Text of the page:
Capital volatility is only likely to occur where the deposit taking institution has solvency problems. This is a rare event in the UK but can on occasion, happen

National Savings and Investments accounts are considered the most secure due to their government backing, but the larger banks follow closely behind. No building society has as yet defaulted on accounts although many of the smaller societies in the last few years have been taken over or merged

If default by the deposit taking institution does happen, then the Financial Services Compensation Scheme provides some protection against insolvency

Protection under this scheme will be limited to £85,000. This maximum applies per account holder and not per account.


Access to capital funds is usually instant but as already mentioned, this might be at the risk of interest penalties or loss of interest altogether.


Income tax is payable on interest from deposit accounts in the tax year in which it arises. It does not have to be physically paid to the investor to be taxable. The rate of tax paid will depend upon the marginal rate that the depositor’s taxable income comes within. Where an individual’s income does not exceed his personal allowances, then no tax is payable. Where income falls within the starting rate, basic rate,higher rate and additional rate bands, tax will be payable at the rates of 10%*, 20% 40%, 45% respectively

In most cases (although see later specific accounts), interest will be paid net of basic rate tax at 20%. Therefore non-taxpayers will be able to reclaim 20% back. If they expect their income to fall below the personal allowance, then non taxpayers can register to have interest paid gross by completing a form R85

Starting rate taxpayers reclaim 10%* income tax and higher rate taxpayers have a further 20% to pay (usually via self assessment).

* Where applicable

Fixed interest securities

Main Features & types of potential return...

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...up until the property can be rented out again. Further as there is over supply of these properties, many owners decide to sell at a rate above demand with the consequence that prices start to fall again.

The effects of this movement in price can be drastic if the owner is looking to make short term gains, but like other assets backed investments, if the longer-term view is being taken, then economic recovery could bring in new good quality tenants and increased property values as demand rises. This would smooth out eventual returns. Note however, that historically returns have not been much above the rate of inflation on average over long periods.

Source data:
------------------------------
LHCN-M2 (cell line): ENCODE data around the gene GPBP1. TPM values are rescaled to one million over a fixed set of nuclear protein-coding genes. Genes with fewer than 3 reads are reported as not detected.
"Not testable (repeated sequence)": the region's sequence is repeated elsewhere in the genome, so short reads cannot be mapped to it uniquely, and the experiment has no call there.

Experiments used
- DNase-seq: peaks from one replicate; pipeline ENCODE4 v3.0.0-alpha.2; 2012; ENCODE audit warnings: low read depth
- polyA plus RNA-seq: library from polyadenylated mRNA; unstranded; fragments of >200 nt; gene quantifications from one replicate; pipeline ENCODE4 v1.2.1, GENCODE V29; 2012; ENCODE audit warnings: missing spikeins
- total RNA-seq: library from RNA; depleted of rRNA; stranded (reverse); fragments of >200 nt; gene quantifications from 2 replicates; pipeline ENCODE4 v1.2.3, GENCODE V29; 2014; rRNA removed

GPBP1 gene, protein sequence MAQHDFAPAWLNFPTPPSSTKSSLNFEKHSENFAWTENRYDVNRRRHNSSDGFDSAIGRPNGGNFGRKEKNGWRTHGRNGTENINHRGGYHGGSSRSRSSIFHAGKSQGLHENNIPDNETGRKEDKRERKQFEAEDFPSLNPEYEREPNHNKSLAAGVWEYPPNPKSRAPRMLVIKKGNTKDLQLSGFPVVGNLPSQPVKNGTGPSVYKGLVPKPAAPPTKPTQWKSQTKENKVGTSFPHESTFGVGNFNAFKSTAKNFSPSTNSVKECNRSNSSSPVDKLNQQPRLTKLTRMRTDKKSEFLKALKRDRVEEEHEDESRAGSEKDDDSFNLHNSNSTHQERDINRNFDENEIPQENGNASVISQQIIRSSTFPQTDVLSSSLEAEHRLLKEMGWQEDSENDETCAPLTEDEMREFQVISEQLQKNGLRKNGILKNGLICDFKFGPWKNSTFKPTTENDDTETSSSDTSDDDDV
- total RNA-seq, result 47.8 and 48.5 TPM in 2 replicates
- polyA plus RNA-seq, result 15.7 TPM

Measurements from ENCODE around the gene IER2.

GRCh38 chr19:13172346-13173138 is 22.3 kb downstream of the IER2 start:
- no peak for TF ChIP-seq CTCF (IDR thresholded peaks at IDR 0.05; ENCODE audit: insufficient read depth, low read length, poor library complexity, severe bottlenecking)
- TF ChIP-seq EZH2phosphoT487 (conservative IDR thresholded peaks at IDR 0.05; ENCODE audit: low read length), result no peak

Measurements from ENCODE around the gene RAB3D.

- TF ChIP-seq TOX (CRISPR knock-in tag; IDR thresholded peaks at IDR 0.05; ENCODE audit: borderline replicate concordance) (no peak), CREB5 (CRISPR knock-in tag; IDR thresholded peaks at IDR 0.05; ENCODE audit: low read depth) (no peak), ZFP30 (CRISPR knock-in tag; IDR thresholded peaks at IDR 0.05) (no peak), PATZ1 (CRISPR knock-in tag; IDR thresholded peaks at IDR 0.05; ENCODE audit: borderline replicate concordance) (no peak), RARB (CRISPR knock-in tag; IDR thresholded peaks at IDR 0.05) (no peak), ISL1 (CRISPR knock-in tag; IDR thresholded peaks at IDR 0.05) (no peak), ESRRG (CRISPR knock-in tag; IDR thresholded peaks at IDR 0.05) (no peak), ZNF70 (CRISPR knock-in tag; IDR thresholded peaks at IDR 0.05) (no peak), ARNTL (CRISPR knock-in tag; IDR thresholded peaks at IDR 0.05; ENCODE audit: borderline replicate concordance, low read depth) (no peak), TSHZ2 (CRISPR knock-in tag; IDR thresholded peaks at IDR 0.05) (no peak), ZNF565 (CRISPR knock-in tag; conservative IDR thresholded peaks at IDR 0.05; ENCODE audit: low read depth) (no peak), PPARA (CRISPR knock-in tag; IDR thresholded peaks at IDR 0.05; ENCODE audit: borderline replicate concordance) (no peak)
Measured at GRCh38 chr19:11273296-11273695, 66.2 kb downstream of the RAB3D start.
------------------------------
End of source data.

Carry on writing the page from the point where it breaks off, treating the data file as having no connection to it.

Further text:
As already mentioned, property bought and sold directly is illiquid. Therefore the buying and selling process could drag on for long periods and investors could find that yields suffer as a result.

Investors could counteract this problem by not investing directly and instead use collective schemes such shares in listed property companies, property unit trusts, investment trusts, real estate investment trusts or insurance company property funds. They would need to be aware however, of how these schemes are structured as their behaviour may in terms of returns, risk, taxation and access could be very different to the underlying asset in which they invest in.


When considering direct investment into property as an individual, then the tax consequences for residential buy to let property are as follows:

Rental income is taxed as investment income and basic rate taxpayers will pay 20% tax, higher rate taxpayers 40% and additional rate taxpayers 45%

Certain expenses such as letting agents fees, insurance, repairs and redecoration can be deducted from rental income

Interest on loans to buy to let property can be claimed as an allowable deduction against rental income of the property

On disposal, any gain is subject to CGT using the selling price (less costs) minus the acquisition costs plus improvement expenditure not already relieved against income.

If the property is furnished, then a relief for wear and tear may be claimed on a renewals basis or, by a 10% annual wear and tear allowance based on 10% of the rent received.

Commercial property purchased by an individual will still follow the same fundamental rules in terms of the types of taxation that will apply to rent and gains received. However, certain allowances and exemptions exist, the detail of which is beyond the scope of these notes.

If an individual lets part of their principle private residence, then subject to certain conditions, up to £4,250 per year can be received tax free and the residence will continue to enjoy its tax exempt status for CGT purposes.

Note that purchasers of land and property in the UK will be subject to Stamp Duty Land Tax, the rate of which as a percentage of the total value of the consideration increases the higher the value.


We have touched on the variations in property investment already. We shall now finish off this section discussing the merits and pitfalls of two main types namely commercial and residential buy to let property.

Buy to let

We have already discussed some key issues but it is worth re-iterating that an individual wishing to buy this type of property needs to consider liquidity, management of the property, potential tenants and void periods before purchase and be aware of the risks involved